Military service can pose a number of challenges for a marriage. These challenges can be both practical and emotional, and they can put a strain on even the strongest relationships.
According to 2019 statistics provided by the U.S. Department of Defense, approximately 50% of service members are married. Of that 50%, at least 7% of personnel are in dual-military marriages – that is, both members are active and serve in the military.
While all marriages experience their own ups and downs, there are some unique challenges for military marriages. Some of the practical challenges that service members and their spouses face include:
- Deployments: Military members are often deployed for extended periods of time, which can mean months or even years of separation from their spouse. This can be difficult for both partners, as they must adjust to living apart and missing out on important milestones in each other’s lives.
- Frequent moves: Military families often move frequently, which can disrupt their lives and make it difficult to maintain friendships and connections. This can also be stressful for children, who may have to change schools and make new friends on a regular basis.
- Long hours and irregular schedules: Military members often work long hours and have irregular schedules, which can make it difficult to find time for their spouse and family. This can lead to feelings of resentment and isolation, as well as a lack of communication and intimacy.
In addition to practical challenges, there are emotional challenges of military marriage, as well. Those can include:
- Fear and anxiety: Military spouses often worry about their loved one’s safety, especially when they are deployed. This can lead to feelings of fear, anxiety, and depression.
- Service-related stressors: Military members can experience trauma as part of their duties (e.g., combat, vehicle accidents, loss of fellow service member) which are difficult to talk about and share with a partner.
- Loneliness and isolation: Military spouses may feel lonely and isolated, especially when their partner is deployed. They may also feel like they are missing out on important experiences with their spouse and children.
- Financial strain: Although in recent years, there has been significant improvement in salary and benefits (e.g., housing allowance, insurance), military families often experience financial strain which then leads to stress and tension in the marriage. The financial strain can be further compounded by the fact that it is often difficult for a civilian spouse to secure a job due to frequent moves and/or deployments by the military member.
- Changes in roles and responsibilities: Military marriages often require partners to take on new roles and responsibilities. For example, the spouse who is not in the military may have to take on more of the household chores and childcare duties. This can lead to role strain and conflict.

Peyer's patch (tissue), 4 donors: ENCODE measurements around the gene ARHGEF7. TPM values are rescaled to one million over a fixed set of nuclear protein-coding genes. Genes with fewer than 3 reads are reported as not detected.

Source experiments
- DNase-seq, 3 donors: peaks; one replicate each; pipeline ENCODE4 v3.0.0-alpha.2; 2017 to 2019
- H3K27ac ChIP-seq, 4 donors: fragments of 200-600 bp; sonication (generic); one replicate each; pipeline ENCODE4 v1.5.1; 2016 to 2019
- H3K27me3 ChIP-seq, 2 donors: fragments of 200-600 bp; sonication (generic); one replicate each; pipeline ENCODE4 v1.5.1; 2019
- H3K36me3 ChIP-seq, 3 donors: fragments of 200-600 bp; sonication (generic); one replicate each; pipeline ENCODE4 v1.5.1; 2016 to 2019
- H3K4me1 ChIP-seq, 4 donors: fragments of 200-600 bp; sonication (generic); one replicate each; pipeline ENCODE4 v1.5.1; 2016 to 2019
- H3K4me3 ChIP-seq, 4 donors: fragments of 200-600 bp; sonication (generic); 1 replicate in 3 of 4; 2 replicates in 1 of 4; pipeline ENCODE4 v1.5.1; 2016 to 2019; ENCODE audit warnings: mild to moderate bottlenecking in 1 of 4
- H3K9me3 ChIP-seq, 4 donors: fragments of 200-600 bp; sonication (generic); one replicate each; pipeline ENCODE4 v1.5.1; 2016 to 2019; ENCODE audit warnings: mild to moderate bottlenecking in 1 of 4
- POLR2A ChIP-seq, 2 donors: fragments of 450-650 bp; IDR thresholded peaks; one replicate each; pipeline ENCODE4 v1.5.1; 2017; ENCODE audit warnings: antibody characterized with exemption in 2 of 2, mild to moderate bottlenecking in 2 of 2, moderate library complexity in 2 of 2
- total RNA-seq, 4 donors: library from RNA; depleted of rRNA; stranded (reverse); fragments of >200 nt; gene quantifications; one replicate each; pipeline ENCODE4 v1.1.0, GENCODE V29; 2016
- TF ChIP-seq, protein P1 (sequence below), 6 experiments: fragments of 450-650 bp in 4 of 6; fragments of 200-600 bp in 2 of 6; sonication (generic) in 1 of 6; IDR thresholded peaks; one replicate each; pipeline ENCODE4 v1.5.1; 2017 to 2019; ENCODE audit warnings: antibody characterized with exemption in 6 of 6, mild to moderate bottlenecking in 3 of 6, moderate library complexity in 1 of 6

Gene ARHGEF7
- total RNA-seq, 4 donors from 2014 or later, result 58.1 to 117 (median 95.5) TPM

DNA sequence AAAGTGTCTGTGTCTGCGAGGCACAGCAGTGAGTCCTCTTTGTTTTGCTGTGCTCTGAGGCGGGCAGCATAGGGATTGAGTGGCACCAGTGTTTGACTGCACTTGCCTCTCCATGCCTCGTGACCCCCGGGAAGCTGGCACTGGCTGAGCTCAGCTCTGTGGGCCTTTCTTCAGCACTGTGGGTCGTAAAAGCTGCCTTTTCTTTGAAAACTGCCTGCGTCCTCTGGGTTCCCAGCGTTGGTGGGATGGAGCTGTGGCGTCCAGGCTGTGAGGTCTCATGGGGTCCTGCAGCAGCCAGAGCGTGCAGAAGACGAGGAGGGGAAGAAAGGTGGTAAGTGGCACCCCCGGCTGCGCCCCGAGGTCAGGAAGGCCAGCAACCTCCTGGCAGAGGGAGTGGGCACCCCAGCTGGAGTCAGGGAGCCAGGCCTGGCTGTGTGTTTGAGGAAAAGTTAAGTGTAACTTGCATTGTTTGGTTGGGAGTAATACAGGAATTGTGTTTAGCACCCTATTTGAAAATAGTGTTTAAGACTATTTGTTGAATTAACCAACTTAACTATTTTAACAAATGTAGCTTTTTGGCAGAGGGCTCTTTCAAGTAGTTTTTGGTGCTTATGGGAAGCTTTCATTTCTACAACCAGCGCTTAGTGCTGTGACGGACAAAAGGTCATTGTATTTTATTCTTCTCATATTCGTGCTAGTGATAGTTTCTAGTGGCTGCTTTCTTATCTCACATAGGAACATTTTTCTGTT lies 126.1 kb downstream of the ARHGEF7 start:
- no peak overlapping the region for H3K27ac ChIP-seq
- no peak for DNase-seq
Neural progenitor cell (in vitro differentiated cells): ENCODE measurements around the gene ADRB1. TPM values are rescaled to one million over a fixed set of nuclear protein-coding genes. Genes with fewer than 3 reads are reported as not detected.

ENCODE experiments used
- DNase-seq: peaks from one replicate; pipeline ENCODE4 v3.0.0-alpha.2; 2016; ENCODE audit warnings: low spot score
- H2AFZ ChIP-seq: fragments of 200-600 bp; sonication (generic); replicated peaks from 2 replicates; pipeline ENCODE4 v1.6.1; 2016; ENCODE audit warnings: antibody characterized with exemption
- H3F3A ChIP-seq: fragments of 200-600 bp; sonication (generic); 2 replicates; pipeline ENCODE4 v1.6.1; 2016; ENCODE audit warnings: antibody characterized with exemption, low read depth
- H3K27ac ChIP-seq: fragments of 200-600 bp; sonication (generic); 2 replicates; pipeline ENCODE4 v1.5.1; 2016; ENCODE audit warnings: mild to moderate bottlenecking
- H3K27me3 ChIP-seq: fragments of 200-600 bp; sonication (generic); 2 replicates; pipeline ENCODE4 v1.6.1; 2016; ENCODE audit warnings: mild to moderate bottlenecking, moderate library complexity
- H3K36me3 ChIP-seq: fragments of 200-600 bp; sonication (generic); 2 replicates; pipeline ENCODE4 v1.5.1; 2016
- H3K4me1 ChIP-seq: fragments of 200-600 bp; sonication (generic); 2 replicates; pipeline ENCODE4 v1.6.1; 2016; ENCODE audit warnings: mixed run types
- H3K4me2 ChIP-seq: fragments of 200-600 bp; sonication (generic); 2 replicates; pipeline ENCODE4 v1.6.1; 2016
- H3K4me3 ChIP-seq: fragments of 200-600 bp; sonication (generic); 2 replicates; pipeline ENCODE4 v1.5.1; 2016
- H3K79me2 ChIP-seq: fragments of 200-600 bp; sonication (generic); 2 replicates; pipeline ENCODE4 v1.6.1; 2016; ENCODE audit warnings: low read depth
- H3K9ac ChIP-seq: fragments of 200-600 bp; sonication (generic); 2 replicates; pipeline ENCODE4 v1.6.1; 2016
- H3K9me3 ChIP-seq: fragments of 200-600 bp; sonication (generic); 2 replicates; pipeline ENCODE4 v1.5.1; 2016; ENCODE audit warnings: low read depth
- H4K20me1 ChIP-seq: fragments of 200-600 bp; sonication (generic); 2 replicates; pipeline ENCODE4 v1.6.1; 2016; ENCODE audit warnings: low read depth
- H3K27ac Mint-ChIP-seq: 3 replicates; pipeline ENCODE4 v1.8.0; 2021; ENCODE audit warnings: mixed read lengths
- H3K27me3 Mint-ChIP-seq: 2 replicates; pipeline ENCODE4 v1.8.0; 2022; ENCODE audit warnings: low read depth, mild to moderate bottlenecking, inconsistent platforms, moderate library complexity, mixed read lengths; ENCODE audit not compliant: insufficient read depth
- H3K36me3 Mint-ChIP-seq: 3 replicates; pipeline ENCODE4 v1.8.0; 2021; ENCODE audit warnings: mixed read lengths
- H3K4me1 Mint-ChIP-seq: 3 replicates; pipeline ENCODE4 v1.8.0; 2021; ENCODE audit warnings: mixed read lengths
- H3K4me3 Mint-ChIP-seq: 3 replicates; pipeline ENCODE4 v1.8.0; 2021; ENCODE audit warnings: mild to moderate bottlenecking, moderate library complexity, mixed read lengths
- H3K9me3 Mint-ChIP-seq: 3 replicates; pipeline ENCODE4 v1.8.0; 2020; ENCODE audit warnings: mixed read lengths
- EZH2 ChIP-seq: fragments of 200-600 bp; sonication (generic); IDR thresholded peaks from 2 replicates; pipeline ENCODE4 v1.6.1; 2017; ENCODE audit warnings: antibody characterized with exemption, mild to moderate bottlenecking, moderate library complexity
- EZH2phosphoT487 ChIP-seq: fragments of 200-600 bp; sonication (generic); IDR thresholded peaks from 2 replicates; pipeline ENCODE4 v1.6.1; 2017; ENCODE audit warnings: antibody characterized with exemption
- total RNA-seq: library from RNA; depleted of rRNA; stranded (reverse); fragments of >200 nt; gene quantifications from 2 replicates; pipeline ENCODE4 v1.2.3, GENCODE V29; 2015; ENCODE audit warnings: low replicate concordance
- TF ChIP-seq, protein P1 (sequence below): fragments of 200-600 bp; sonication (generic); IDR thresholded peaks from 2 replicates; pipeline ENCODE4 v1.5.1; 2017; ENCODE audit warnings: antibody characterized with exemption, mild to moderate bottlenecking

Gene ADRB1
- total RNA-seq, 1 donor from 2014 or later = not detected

How to Cope with the Challenges of Military Marriage
There are a number of things that military couples can do to cope with the challenges of military marriage. These include:
- Learning to communicate effectively: Communication is essential for any successful relationship, but it is especially important for military couples. Military spouses need to be able to communicate openly and honestly with their partners about their fears, concerns, and needs.
- Validating each other even during disagreements – Partners will not always agree with each other, but learning to validate how the other person is feeling is an important skill for couples. It shows that you are truly listening to the other person and are attempting to understand the other person’s feelings, even if you disagree.
- Finding ways to connect: Military couples need to find ways to stay connected, even when they are apart. This could involve talking on the phone, video chatting, writing letters, sending care packages, watching movies together, etc.
- Building intimacy in your relationship: Intimacy is that sense of closeness that a couple feels for each other. We develop that closeness by sharing ideas, feelings, experiences, and physical touch.
Military couples who are willing to communicate effectively, support each other, and seek professional help can overcome the challenges and build a strong and lasting relationship. The military recognizes that the commitment to serve can be stressful on both servicemen and women and their spouses. There are a number of resources that are available
Here are some additional resources for military couples:
- Military OneSource: Military OneSource is a free resource for military families that offers counseling, financial assistance, and other services.
- Military and Family Life Counselor (MFLC) Program: this program offers counselors who provide free, confidential services in a flexible manner — around duty hours and on or off the installation.
- The National Military Family Association: The National Military Family Association is a non-profit organization that provides support and resources to military families.
- The Military Spouse Magazine: The Military Spouse Magazine is a magazine that provides information and support for military spouses.
If you are a military spouse and you are struggling with the challenges of your marriage, please know that you are not alone. At Family & Child Development, all of our therapists are trained to work with couples and have experience helping servicemen and women and their partners. Please feel free to reach out to us at 850.862.3772.